And how I loved it on that trip. I loved how fitted the top is – the armholes are a good fit and the sleeves are slim and makes my very un-toned arms look thinner than they actually are. Even the bust area needed no SBA! The only thing that I might change is to take a wedge out of the neckline as it tends to gape a bit (would that be a narrow shoulder adjustment? I’m not sure of the terminology).

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In terms of outfit combinations, I knew it was a keeper when I tucked it into a pleated skirt I had and it looked like a great basic fitted/ structured tee that wasn’t too boxy for my liking. While I do still have misgivings about pairing my Cocobanana with jeans, after reviewing the photos above I feel it just about passes the shorts-matching test. I’m pretty sure this pattern is going be one of those that keeps on giving – and I haven’t even made up the dress version yet!

On to construction – like I mentioned above, the top came together in no time at all. The instructions were clear, helped along with Tilly’s sew-along on her blog, and I loved that the sleeves were sewed in flat, it’s SO much easier for beginners. Since the recommended fabrics are low-stretch knit fabrics, like ponte knit, that means it sews up more or less like woven fabric – none of the pesky problems that come with lighter weight jerseys, hurray!

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As for alterations, I sewed a size 2, grading out to size 3 at the waist and hips. It was the first time I tried any sort of alteration on paper before sewing up my muslin and I found this pattern really easy to grade and to blend between sizes. In addition, I referred to Tilly’s tutorial to create this summery short sleeved version of the top.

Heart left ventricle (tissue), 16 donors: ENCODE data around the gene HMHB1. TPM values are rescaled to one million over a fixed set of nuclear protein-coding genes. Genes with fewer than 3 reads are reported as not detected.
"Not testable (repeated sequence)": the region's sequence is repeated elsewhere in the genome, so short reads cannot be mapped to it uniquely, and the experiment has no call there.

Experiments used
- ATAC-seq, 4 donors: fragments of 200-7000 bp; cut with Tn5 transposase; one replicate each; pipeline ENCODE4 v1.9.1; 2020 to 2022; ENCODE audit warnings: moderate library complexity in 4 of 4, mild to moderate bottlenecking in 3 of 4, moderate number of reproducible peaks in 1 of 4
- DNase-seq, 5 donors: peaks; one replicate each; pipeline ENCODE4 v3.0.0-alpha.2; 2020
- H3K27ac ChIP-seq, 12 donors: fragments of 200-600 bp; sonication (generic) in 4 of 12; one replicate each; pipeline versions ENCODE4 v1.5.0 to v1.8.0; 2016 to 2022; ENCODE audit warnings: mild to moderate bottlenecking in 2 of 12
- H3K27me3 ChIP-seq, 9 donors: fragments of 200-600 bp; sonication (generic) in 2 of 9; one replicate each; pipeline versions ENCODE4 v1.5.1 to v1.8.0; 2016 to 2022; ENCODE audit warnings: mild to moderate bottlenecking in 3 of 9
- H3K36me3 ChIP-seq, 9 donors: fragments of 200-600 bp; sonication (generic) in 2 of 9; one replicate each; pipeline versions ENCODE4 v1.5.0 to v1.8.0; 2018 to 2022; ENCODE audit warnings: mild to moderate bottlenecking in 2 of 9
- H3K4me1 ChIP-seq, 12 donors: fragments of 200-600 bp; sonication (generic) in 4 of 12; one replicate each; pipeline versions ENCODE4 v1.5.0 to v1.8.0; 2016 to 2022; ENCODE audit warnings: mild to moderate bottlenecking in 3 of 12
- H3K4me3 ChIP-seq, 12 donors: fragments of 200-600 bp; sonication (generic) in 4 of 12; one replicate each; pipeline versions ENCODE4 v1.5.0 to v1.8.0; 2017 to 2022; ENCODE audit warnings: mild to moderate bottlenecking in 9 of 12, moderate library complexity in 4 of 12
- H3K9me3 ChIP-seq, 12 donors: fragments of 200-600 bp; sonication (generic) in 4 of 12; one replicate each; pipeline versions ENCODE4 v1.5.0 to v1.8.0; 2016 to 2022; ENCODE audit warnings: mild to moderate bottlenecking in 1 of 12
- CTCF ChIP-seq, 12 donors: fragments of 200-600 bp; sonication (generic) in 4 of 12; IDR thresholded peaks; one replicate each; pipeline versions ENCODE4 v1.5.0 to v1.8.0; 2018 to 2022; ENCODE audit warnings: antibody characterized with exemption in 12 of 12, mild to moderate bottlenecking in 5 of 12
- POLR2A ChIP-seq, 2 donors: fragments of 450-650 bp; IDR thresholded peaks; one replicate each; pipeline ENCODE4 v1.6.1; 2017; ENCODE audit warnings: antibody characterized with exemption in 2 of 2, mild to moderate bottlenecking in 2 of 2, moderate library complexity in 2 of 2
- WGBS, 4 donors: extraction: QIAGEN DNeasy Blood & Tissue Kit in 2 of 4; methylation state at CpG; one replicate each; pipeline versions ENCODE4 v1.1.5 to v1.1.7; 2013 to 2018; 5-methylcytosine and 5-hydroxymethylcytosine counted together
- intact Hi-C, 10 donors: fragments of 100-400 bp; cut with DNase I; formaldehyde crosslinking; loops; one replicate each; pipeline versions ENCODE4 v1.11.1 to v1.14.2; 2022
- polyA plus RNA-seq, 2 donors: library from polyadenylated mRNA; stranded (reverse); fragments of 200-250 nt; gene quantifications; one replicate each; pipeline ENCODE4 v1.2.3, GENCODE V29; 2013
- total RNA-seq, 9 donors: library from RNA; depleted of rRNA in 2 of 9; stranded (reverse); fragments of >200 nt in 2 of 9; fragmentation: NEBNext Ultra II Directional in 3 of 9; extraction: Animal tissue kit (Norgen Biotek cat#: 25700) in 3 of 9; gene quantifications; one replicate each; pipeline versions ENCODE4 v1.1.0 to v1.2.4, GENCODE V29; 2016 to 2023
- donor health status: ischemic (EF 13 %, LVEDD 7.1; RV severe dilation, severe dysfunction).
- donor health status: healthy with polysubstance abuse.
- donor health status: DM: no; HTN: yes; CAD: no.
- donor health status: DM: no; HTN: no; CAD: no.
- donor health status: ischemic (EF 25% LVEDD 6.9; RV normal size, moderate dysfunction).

Like I said before, I would most definitely recommend this pattern to anyone, even a complete beginner! I really don’t think it matters that this pattern is for knit fabrics, the instructions are so clear that it shouldn’t be a problem at all.

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Closet Control, Personal, Sewing

15 Very Practical, Absolutely Achievable Goals for 2015

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First up, if you’ve found my tiny corner of the internet through my guest post on By Hand London, hello and welcome! I hope you like what you read and you decide to stick around (: Feel free to comment as much as you like, about anything and everything, I would love to get to know some of you guys!

So I’m slightly tardy with this post, but it’s just about that time of year when bloggers all around the world are done with reflecting on the past year and the blogosphere is buzzing with inspirational resolutions for 2015 and suggestions on how to keep them.

I’m not one for resolutions (as I end up breaking all of them by the end of January anyway), but I do see the value in setting achievable goals and working towards them throughout the course of the year, so here are my 15 very practical, absolutely achievable goals for 2015! (*also inspired by Posh, Broke & Bored’s 15 things for 2015)

15 Very Practical, Absolutely Achievable Goals for 2015

1. Control the size of my closet